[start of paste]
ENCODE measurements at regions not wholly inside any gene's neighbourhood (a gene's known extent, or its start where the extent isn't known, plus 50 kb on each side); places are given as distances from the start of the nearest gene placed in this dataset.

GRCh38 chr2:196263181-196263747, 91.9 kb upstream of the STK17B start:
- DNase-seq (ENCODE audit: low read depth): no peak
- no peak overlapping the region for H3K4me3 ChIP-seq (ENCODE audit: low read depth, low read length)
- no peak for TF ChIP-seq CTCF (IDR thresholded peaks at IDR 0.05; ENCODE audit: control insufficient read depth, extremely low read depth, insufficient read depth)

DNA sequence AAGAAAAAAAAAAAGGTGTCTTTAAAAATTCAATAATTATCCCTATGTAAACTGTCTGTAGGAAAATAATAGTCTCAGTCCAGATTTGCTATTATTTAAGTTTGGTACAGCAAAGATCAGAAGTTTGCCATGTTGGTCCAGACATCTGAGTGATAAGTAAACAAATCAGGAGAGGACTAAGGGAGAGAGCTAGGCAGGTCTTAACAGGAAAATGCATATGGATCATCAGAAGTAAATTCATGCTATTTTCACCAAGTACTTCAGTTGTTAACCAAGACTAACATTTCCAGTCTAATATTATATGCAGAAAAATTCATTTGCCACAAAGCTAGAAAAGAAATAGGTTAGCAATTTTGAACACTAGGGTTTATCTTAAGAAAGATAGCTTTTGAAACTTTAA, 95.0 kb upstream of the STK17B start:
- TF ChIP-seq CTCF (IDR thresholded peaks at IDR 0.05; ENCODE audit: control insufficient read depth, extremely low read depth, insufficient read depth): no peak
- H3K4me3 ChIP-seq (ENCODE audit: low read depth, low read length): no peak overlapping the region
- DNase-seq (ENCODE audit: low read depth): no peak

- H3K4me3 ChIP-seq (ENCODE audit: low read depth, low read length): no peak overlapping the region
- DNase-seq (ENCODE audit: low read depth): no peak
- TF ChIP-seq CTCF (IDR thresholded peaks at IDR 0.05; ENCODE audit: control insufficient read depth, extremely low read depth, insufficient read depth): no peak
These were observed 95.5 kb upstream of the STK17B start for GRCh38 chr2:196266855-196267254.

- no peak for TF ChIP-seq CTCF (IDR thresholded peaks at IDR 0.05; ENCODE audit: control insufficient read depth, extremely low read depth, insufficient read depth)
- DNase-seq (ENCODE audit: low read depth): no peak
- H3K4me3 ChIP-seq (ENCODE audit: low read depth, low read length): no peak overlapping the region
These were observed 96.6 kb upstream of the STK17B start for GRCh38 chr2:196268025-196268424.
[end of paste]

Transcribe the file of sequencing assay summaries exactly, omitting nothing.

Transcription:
ENCODE measurements at regions not wholly inside any gene's neighbourhood (a gene's known extent, or its start where the extent isn't known, plus 50 kb on each side); places are given as distances from the start of the nearest gene placed in this dataset.

GRCh38 chr2:196263181-196263747, 91.9 kb upstream of the STK17B start:
- DNase-seq (ENCODE audit: low read depth): no peak
- no peak overlapping the region for H3K4me3 ChIP-seq (ENCODE audit: low read depth, low read length)
- no peak for TF ChIP-seq CTCF (IDR thresholded peaks at IDR 0.05; ENCODE audit: control insufficient read depth, extremely low read depth, insufficient read depth)

DNA sequence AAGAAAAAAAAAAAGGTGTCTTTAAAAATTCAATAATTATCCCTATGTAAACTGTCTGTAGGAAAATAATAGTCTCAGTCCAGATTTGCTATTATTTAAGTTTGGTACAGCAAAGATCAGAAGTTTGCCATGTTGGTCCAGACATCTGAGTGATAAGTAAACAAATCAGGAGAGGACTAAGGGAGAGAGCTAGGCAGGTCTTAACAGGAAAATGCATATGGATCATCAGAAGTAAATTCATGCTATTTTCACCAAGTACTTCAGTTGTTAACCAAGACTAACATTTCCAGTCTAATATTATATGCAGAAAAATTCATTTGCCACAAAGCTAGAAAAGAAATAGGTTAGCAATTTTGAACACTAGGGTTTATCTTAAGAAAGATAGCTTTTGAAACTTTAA, 95.0 kb upstream of the STK17B start:
- TF ChIP-seq CTCF (IDR thresholded peaks at IDR 0.05; ENCODE audit: control insufficient read depth, extremely low read depth, insufficient read depth): no peak
- H3K4me3 ChIP-seq (ENCODE audit: low read depth, low read length): no peak overlapping the region
- DNase-seq (ENCODE audit: low read depth): no peak

- H3K4me3 ChIP-seq (ENCODE audit: low read depth, low read length): no peak overlapping the region
- DNase-seq (ENCODE audit: low read depth): no peak
- TF ChIP-seq CTCF (IDR thresholded peaks at IDR 0.05; ENCODE audit: control insufficient read depth, extremely low read depth, insufficient read depth): no peak
These were observed 95.5 kb upstream of the STK17B start for GRCh38 chr2:196266855-196267254.

- no peak for TF ChIP-seq CTCF (IDR thresholded peaks at IDR 0.05; ENCODE audit: control insufficient read depth, extremely low read depth, insufficient read depth)
- DNase-seq (ENCODE audit: low read depth): no peak
- H3K4me3 ChIP-seq (ENCODE audit: low read depth, low read length): no peak overlapping the region
These were observed 96.6 kb upstream of the STK17B start for GRCh38 chr2:196268025-196268424.